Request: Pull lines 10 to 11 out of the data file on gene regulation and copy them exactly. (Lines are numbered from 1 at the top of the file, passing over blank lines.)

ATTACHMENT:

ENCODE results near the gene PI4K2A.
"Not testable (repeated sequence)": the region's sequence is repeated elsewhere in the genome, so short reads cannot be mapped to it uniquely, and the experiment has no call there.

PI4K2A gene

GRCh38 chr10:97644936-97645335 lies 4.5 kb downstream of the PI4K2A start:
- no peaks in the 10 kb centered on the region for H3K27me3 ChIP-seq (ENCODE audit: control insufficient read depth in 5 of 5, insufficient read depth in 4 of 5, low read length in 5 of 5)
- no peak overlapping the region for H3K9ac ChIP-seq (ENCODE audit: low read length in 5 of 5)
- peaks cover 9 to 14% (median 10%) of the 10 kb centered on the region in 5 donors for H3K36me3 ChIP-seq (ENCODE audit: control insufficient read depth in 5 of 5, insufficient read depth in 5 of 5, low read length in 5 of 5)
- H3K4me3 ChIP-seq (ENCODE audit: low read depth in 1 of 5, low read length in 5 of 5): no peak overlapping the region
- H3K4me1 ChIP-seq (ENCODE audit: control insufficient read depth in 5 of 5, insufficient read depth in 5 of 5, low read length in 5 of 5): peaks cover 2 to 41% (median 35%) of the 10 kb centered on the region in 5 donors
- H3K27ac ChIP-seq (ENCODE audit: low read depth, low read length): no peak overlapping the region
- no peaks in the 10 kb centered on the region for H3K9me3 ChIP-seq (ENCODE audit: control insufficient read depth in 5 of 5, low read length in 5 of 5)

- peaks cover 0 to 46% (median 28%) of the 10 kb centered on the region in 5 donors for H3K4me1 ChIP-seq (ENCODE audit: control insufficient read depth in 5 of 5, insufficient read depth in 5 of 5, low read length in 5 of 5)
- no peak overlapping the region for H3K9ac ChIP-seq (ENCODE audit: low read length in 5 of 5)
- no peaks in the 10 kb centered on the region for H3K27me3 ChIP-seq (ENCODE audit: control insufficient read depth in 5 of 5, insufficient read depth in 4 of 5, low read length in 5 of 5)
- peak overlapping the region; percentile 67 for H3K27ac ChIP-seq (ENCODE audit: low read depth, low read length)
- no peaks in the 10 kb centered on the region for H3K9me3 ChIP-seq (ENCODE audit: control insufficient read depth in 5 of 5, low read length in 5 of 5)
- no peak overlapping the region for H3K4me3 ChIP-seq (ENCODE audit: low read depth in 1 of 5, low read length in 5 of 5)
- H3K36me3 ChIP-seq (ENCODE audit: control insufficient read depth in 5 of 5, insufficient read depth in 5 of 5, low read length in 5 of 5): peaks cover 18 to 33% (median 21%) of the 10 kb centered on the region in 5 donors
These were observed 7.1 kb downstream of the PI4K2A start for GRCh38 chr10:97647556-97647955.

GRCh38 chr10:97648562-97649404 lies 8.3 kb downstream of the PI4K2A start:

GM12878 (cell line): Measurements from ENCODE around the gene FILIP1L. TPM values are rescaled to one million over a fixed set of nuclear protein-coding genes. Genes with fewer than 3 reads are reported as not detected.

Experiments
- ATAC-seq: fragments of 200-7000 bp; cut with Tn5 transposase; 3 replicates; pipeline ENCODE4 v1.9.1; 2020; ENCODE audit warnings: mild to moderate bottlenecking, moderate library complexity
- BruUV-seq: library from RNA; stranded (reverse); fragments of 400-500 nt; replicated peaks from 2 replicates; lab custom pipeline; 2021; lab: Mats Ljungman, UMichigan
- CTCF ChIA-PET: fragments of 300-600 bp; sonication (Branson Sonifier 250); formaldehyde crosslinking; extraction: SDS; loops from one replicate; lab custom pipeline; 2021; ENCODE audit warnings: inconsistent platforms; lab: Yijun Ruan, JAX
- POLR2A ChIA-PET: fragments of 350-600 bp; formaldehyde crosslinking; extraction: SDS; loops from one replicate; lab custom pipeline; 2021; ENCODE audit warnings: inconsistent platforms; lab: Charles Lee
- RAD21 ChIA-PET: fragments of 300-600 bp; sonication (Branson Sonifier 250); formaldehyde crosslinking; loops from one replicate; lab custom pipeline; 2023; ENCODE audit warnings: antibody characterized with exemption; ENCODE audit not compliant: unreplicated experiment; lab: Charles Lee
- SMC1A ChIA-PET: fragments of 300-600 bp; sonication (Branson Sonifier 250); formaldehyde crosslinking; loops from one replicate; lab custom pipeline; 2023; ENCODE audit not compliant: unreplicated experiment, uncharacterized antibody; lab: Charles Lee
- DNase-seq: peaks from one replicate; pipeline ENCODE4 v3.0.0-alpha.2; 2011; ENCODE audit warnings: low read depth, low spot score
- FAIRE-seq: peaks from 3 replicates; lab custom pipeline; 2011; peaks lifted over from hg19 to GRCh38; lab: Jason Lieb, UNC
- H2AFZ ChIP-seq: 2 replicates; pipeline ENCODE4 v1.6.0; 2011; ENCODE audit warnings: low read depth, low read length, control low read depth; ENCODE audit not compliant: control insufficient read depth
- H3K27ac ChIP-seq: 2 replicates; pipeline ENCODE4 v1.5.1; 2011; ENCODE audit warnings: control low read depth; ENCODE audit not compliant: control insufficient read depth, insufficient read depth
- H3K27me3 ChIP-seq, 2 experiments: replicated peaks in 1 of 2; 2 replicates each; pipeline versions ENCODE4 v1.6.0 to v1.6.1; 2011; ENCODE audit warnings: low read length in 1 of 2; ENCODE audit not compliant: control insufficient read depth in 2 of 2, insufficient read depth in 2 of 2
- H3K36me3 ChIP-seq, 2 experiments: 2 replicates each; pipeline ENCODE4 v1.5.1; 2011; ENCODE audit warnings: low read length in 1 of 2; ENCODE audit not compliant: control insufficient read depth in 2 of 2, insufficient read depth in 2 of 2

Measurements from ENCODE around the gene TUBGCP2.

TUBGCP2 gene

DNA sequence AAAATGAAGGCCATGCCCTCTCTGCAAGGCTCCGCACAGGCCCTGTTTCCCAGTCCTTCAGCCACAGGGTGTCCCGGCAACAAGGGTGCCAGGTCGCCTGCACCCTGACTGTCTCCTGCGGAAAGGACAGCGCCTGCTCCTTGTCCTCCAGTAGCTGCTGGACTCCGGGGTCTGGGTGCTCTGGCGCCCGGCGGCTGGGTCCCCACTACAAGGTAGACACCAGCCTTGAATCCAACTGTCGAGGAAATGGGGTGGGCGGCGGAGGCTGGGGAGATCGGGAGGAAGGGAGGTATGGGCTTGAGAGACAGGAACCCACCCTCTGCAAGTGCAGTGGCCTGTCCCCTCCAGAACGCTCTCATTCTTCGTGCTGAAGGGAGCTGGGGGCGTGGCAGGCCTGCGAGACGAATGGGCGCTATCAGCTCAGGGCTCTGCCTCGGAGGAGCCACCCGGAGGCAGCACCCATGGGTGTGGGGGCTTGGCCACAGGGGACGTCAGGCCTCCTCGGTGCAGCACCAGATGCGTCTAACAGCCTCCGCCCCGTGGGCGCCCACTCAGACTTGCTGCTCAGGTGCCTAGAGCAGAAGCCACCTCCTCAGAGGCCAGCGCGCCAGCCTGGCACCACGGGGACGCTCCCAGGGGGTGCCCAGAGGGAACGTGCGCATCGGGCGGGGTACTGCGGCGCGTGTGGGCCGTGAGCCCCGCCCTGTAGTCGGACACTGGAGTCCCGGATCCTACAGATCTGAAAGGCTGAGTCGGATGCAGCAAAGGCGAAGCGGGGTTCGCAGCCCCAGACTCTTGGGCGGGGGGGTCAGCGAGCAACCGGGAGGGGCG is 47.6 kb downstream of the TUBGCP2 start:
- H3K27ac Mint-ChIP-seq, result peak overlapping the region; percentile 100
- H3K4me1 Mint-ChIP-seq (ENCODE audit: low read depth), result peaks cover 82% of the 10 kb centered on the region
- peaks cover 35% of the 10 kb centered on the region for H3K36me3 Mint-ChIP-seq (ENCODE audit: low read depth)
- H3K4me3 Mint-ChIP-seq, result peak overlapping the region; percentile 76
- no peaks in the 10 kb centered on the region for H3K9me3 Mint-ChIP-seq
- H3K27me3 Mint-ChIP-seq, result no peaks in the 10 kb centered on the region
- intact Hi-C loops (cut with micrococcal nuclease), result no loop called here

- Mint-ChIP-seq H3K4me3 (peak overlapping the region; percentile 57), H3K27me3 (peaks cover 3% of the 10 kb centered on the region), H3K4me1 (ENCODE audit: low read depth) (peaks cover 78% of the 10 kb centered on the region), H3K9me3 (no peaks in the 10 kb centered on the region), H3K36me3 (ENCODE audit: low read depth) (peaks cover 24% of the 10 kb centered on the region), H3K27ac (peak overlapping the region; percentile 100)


- H3K27ac ChIP-seq (ENCODE audit: low read depth, low read length): no peak overlapping the region
- no peaks in the 10 kb centered on the region for H3K9me3 ChIP-seq (ENCODE audit: control insufficient read depth in 5 of 5, low read length in 5 of 5)